( AP ) - Serbia and Kosovo square off at the U.N. Security Council Wednesday, with the Kosovars demanding quick independence and the Serbs demanding that the province remain part of its territory.
Both sides have supporters in the U.N.'s most powerful body - the U.S. and key European Union nations backing Kosovo's call for independence and Russia supporting its close ally Serbia and calling for further negotiations.
The council meeting will focus on a report by United States, European Union and Russian mediators in two-year talks between Belgrade and Kosovo on resolving the status of the Serbian province. The talks ended in late November without an agreement.
Hashim Thaci, Kosovo's prime minister-elect, told The Associated Press on Tuesday that Kosovo is "ready for independence."
"We have no time to lose, to waste," he said. "We need a decision ... for independence and qualitative recognition of (the) democratic world. ... We wasted a hundred years. We fight for our independence. We deserve our freedom."
But Russia's U.N. Ambassador Vitaly Churkin is pressing for further negotiations between Belgrade and Pristina and has appealed to the international community to "encourage them to reach a mutually acceptable solution to this problem."
Churkin has introduced elements for a council statement that would back additional negotiations, but Britain, France, the U.S. and others have said the talks have been exhausted and it's time to resolve Kosovo's status.
Russia's Foreign Minister Sergey Lavrov accused the West on Tuesday of forcing Kosovo into an uncompromising stance which is blocking negotiations.
Although Kosovo formally remains part of Serbia, the southern province has been run by the U.N. and NATO since 1999, when the Western military alliance ended former Yugoslav leader Slobodan Milosevic's crackdown on ethnic Albanian separatists.
Thaci, a former rebel leader who won last month's general elections, said two years of negotiations failed to resolve the status issue and additional time would be fruitless - "now is (the) time for decision."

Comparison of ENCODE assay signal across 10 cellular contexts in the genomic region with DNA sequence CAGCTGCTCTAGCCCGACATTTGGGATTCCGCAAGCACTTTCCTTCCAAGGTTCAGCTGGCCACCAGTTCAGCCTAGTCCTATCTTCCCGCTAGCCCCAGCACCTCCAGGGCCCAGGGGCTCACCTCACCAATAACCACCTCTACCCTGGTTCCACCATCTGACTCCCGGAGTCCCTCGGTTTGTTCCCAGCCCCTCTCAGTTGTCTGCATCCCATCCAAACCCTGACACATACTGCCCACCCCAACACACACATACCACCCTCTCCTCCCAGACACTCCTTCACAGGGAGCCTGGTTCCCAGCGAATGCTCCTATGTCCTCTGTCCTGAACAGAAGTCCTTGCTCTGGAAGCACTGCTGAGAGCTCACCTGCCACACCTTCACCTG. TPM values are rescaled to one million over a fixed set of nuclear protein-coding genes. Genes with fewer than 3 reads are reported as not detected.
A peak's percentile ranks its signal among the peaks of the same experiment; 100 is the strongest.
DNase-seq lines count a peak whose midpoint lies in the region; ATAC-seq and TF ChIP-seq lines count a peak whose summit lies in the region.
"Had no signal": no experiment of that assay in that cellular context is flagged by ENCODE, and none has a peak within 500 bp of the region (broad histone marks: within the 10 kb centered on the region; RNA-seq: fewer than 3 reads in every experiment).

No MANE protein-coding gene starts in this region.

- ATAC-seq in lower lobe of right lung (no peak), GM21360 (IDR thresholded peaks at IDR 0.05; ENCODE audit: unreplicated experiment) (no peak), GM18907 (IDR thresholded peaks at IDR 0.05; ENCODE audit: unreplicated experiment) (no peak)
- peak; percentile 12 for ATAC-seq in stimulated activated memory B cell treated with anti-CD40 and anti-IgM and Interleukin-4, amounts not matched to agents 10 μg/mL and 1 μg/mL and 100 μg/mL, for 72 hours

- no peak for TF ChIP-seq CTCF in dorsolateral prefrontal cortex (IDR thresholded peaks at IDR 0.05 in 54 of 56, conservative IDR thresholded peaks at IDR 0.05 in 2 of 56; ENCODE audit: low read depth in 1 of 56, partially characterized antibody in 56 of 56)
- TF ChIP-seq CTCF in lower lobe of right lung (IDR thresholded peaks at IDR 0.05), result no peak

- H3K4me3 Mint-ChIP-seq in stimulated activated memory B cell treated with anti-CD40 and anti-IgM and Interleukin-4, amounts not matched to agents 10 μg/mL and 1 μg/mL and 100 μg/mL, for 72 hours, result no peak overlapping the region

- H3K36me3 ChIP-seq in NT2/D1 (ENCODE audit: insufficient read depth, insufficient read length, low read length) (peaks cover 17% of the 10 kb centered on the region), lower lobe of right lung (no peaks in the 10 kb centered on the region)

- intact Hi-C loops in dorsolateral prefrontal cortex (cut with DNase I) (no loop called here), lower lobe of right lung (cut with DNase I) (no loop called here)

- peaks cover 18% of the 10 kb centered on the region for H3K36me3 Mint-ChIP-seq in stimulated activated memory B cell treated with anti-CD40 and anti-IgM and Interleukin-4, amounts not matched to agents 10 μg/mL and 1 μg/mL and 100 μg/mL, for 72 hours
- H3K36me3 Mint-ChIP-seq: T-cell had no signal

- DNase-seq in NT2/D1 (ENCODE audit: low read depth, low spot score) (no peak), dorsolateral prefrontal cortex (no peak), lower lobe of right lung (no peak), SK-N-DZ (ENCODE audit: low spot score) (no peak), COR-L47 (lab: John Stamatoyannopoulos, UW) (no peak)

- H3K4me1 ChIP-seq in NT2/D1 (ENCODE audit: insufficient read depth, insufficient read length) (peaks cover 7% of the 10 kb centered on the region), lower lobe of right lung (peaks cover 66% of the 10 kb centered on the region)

" Independence for Kosov is the only solution for Kosovo," he stressed. "It's a guarantee (of) peace and stability in the region and is the best choice for the United States and Europe."
Russia's Lavrov said the West has been "holding Pristina's hand" throughout the negotiations on Kosovo's future and forcing the predominantly ethnic Albanian-populated province into an "uncompromising position." Pristina is the capital of the Kosovo region.
"This in effect is blocking negotiations," the minister told a news conference in Latvia.
At a European Union summit on Friday, leaders rejected immediate unilateral recognition of an independent Kosovo. They agreed instead to try to coordinate a phased-in recognition of Kosovo's independence and also left the door open for a negotiated settlement between Serb and ethnic Albanian leaders.
Thaci said Kosovo would take no unilateral action, but would coordinate future action with the EU and the U.S.
The EU leaders agreed to send an 1,800-strong police and security mission to Kosovo to replace the current United Nations administrative mission.
But Lavrov reiterated that such a mission would be a violate the Security Council resolution that authorized the U.N. administration of Kosovo.
Thaci said Kosovo would like to have the Security Council make a decision, but if the council is blocked, presumably by a Russian veto, Kosovo will go outside the council and would expect the European Union to recognize an independent Kosovo.